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Flashcards in Alveolar Capillary Membrane Surface Area Deck (24):
0

How much alveolar surface is available for gas exchange?

80 meters squared

1

How much surface area of the pulmonary capillaries is available for gas exchange?

70 meters squared

2

Can you maintain adequate gas exchange if you lose a large quantity of surface area due to disease processes?

No; must compensate by increasing RR and tidal volume

3

Can you think of any medical problems acute or chronic that would cause a loss of surface area?

Emphysema, pulmonary edema, atelectasis, pneumonia, pneumothorax and pleural effusion

4

Would you expect hypoxemia to occur and CO2 retention to occur if surface area was decreased?

Yes

5

What is the purpose of alveolar type II cells?

Produce surfactant

6

What is the function of the pores of Kohn?

They are the communication between local alveoli and aid in gas exchange. They are a channel that allows gas to move from one alveoli to another

7

How can smoking and macrophages together result in the development of emphysema?

Macrophages are debris cleaners and are released when a person smokes. As they are cleaning up debris they release chemicals, which break down alveolar structure and lead to emphysema

8

What is surfactant, what does it do and why's it so important in keeping us alive?

Surfactant breaks down or prevents surface tension from overwhelming the alveoli (overwhelming the alveoli would result in them collapsing)

9

How long do you think you could live without surfactant? What would happen to you if you did not have enough?

We could not live long without it. Alveoli will implode of themselves if there is not enough surfactant, which ultimately results in no gas exchange

10

An increase in capillary hydrostatic pressure can cause pulmonary edema. What is the mechanism of edema, where does the swelling occur? How does it affect gas diffusion?

Capillaries swell up with too much blood and create pressure, pushing plasma against endothelium and into the basement membrane. The basement membrane becomes thicker so less gas diffusion occurs.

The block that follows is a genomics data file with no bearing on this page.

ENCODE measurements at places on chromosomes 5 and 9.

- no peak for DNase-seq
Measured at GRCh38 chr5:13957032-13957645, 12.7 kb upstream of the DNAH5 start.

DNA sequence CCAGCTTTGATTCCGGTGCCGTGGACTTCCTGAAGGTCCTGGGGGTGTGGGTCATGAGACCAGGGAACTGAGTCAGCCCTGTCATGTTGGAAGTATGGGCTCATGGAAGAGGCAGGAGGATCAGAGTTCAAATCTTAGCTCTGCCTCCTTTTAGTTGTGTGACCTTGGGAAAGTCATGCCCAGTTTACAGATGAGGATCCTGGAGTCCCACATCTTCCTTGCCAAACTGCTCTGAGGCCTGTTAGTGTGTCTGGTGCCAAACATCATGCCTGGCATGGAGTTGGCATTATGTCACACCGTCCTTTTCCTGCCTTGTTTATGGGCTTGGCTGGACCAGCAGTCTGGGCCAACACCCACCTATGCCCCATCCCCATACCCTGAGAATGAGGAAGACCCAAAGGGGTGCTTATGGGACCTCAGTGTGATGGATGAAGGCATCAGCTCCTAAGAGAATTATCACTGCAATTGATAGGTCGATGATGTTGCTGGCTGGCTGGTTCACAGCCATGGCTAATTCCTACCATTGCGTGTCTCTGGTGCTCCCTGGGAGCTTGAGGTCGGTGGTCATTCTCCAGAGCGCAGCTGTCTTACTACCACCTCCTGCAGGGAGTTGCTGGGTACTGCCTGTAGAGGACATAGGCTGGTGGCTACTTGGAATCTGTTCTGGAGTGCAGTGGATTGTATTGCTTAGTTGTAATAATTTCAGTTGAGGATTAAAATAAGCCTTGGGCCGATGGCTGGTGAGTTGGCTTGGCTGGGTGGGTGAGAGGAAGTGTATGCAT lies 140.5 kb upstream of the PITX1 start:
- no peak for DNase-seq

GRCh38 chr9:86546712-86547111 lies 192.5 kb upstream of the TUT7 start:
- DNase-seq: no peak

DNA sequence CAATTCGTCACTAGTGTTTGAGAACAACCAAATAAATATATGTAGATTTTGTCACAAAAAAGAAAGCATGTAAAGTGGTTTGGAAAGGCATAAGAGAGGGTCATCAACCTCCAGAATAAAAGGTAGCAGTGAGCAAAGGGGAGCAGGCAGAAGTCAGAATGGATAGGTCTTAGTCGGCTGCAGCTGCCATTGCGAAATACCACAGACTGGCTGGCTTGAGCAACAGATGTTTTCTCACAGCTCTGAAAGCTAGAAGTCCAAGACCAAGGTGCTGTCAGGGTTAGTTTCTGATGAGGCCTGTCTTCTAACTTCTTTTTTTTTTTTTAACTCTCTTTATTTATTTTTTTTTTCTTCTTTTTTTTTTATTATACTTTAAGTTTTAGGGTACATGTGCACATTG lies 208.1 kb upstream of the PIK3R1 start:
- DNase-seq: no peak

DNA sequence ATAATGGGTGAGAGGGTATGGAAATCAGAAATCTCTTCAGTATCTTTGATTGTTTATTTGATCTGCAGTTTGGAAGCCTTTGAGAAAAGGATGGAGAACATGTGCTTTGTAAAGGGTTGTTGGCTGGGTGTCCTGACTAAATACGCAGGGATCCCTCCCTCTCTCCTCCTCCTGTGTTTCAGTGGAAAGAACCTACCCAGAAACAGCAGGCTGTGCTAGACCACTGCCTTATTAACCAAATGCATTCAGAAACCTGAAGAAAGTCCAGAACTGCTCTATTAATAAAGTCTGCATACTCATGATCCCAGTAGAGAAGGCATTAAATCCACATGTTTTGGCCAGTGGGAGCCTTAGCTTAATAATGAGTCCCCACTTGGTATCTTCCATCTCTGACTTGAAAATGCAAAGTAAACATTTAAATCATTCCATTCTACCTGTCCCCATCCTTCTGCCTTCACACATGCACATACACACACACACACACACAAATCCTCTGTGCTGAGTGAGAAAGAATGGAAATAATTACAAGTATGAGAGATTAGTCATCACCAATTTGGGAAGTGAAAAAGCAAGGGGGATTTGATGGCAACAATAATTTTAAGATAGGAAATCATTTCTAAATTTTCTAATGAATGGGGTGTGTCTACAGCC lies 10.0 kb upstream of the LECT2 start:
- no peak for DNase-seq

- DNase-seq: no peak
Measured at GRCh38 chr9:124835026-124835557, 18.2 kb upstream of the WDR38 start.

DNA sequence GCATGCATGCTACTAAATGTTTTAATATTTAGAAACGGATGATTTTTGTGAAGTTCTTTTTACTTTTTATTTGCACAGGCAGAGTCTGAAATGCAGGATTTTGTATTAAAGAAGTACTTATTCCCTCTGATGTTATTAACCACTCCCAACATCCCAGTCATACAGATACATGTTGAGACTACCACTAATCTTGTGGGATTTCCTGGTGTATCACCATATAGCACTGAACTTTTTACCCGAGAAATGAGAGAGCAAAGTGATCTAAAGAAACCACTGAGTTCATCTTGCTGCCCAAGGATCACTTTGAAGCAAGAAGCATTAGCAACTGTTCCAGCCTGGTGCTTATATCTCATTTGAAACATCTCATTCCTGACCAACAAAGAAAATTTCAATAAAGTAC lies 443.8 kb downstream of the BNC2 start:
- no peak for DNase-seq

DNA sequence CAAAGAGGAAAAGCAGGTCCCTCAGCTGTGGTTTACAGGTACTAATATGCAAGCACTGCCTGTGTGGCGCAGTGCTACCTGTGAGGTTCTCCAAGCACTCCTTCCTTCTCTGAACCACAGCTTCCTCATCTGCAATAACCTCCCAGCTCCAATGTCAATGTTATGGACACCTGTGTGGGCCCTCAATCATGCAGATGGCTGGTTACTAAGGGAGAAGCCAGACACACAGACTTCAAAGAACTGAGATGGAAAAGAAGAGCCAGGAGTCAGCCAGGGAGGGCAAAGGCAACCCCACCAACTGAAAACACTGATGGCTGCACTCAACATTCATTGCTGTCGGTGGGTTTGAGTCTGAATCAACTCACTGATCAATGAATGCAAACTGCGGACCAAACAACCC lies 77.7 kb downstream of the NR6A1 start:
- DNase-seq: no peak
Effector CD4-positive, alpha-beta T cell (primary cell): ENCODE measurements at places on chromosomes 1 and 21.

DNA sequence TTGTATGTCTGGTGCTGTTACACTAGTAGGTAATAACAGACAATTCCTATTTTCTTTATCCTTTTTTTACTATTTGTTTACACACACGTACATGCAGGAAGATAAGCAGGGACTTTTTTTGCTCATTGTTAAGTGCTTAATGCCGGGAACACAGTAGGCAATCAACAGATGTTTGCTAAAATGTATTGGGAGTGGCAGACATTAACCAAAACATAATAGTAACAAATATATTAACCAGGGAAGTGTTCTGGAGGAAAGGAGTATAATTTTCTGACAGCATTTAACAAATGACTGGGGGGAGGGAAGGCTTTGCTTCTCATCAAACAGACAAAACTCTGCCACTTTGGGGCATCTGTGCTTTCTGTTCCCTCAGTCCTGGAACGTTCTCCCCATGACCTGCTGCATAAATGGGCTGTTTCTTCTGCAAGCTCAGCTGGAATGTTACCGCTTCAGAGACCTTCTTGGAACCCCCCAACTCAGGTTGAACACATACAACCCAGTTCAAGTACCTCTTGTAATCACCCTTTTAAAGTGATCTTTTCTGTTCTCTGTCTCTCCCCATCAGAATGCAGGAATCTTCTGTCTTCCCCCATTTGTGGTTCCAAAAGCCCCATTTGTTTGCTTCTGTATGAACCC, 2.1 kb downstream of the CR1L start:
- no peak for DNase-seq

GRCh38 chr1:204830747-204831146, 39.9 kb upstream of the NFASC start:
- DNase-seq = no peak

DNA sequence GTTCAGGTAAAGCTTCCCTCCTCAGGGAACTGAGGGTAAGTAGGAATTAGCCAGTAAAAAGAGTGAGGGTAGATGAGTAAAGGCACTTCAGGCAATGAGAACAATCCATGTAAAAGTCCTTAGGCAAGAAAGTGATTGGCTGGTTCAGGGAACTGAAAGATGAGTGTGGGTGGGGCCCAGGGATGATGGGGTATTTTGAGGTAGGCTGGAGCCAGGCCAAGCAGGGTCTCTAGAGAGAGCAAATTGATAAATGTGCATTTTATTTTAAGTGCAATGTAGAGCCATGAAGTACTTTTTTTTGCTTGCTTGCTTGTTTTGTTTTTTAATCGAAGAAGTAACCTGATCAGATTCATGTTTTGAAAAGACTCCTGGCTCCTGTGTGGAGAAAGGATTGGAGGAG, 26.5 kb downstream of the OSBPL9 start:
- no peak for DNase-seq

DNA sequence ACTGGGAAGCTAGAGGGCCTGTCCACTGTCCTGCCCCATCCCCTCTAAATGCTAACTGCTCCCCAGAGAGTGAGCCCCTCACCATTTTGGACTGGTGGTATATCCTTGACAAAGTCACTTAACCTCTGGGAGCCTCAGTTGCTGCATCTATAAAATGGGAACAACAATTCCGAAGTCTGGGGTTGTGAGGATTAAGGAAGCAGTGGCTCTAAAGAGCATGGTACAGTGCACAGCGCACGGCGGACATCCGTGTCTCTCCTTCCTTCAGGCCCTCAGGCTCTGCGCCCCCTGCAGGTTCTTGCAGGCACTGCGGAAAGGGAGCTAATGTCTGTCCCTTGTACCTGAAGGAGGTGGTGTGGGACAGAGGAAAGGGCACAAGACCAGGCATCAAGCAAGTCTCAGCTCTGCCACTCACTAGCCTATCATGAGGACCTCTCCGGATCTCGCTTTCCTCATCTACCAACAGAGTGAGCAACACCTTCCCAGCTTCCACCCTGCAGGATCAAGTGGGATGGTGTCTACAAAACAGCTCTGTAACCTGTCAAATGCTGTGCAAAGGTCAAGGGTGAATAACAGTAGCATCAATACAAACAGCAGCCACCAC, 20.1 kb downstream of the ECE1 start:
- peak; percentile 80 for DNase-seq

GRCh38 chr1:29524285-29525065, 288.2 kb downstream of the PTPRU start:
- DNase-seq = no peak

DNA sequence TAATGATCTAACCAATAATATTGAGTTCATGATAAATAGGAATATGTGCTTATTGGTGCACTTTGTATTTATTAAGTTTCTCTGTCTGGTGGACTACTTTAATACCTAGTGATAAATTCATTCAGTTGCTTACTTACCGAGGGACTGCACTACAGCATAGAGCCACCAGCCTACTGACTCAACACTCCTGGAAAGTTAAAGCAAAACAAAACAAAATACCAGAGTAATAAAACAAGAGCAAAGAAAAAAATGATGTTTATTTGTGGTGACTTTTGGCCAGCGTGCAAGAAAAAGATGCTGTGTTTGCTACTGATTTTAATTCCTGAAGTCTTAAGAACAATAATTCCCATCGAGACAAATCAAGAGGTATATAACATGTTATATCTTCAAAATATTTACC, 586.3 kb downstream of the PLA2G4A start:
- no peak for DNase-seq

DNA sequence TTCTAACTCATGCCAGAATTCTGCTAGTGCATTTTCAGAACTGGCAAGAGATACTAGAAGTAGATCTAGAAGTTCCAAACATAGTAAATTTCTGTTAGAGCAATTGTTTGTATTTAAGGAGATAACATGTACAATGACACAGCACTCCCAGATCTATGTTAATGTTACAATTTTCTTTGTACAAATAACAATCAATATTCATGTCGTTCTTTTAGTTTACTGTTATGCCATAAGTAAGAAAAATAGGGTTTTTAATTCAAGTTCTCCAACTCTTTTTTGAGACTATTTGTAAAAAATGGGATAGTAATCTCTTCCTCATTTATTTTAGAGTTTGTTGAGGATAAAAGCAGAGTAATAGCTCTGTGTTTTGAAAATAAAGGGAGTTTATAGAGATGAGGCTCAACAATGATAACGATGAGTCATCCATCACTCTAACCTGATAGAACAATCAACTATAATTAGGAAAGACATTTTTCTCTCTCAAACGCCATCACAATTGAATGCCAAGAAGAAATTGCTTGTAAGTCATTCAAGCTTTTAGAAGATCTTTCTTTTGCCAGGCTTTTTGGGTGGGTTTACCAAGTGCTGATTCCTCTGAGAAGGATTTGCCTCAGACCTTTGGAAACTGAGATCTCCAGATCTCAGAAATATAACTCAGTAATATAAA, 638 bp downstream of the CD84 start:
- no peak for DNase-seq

11

What are the four layers of the alveolar capillary membrane, starting with the surfactant layer?

Surfactant layer, alveolar epithelium, interstitial space and capillary endothelium

12

What is the connection between surfactant deficiency and the VQ mismatch known as shunting? Describe the cause and effect relationship and the mechanics of it all.

Without surfactant, there is no gas exchange and you don't get ventilation to that alveolus. It becomes the same value as venous blood

13

Describe the relation of surfactant deficiency to VQ mismatch and shunting

Without surfactant, the radius becomes smaller and the alveoli will snap shut

15

Relate and explain the pressure, volume change, critical opening/closing pressure, hypoxemia and work of breathing of an alveolus without surfactant.

Pressure will increase with no volume change until you reach s critical pressure and a bubble forms. When the bubble actually forms is when you start seeing volume expansion and that's when you reach critical opening pressure. The bubble expands until it collapses, which signifies the critical closing pressure. Once the bubbles close (alveoli collapsing), the surface area for gas exchange decreases and the amount of work to open it increases. Work of breathing becomes harder and gas exchange no longer occurs, leading to hypoxemia

16

Relate surfactant deficiency to lung compliance change.

Surfactant determines lung compliance and the lungs become very stiff without it

17

Explain alveolar surface tension change and its relationship to lung volume change between end expiration and end inspiration. Why is surface tension at its lowest at the end of expiration?

During expiration without surfactant, surface tension increases and the smaller the radius. If you add surfactant, the smaller molecules become closer together and repel each other to produce pressure and keep the alveoli open

18

Describe the interstitial space in its natural state.

Area that separates the basement membrane of alveolar epithelium from the basement membrane of capillary endothelium, and contains fluid

20

How does an increase in capillary hydrostatic pressure affect the interstitial space?

Hydrostatic pressure increases fluid in the interstitial space and increases the distance oxygen has to travel and decrease diffusion

21

In a normal healthy state what causes oxygen to diffuse across the alveolar capillary gas exchange membrane?

Hemoglobin affinity and a lower diffusion gradient

22

List three pathological problems that can increase the thickness of the "alveolar capillary gas exchange membrane."

Fluid overload and hyler membrane

23

Fick's law of diffusion

Vgas = A x D x (P1-P2)
----------------------
T

24

What can cause an increase in hydrostatic pressure?

Over hydration; anything in the left side of the heart fails to function properly and fluid starts to build up

25

How does fluid in the interstitial space cause hypoxemia?

Capillary hydrostatic pressure in the interstitial space is low. If you increase the pressure, water will leak into the interstitial space. This space will swell up with fluid and accumulate (pulmonary edema). Interstitial space is emptied by the lymph system. Eventually the lymph system cannot keep up, fluid leaks into sir space and into alveoli. During this whole time, you're getting lower and lower oxygen diffusion. Low oxygen diffusion results in hypoxemia